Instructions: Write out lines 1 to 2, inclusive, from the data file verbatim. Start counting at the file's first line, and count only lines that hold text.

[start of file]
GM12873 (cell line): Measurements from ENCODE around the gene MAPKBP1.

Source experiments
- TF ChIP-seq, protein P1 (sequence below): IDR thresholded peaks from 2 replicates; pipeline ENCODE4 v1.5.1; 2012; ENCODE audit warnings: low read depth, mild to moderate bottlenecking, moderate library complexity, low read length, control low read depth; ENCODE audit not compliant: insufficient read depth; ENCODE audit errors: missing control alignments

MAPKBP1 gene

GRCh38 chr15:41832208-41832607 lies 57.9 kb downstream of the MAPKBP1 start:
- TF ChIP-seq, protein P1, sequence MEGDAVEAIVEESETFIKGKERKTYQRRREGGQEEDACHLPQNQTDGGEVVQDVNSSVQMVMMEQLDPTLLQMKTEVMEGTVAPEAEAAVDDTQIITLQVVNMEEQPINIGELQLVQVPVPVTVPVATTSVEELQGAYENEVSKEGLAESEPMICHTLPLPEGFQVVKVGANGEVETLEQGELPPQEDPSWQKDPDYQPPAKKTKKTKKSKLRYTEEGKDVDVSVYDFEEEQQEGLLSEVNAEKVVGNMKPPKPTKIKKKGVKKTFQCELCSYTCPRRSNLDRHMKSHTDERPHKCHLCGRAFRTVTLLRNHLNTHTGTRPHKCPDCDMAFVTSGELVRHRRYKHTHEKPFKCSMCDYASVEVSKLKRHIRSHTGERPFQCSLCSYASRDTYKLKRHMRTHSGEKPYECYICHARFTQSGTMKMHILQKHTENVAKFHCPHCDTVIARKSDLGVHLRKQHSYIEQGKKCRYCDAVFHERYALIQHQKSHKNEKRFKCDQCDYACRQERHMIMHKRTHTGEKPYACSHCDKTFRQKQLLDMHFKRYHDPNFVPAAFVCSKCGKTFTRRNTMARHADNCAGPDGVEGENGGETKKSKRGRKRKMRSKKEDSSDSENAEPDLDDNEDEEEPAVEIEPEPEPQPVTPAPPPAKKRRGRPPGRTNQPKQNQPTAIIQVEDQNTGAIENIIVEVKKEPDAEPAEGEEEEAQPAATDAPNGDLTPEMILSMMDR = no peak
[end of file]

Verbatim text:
GM12873 (cell line): Measurements from ENCODE around the gene MAPKBP1.

Source experiments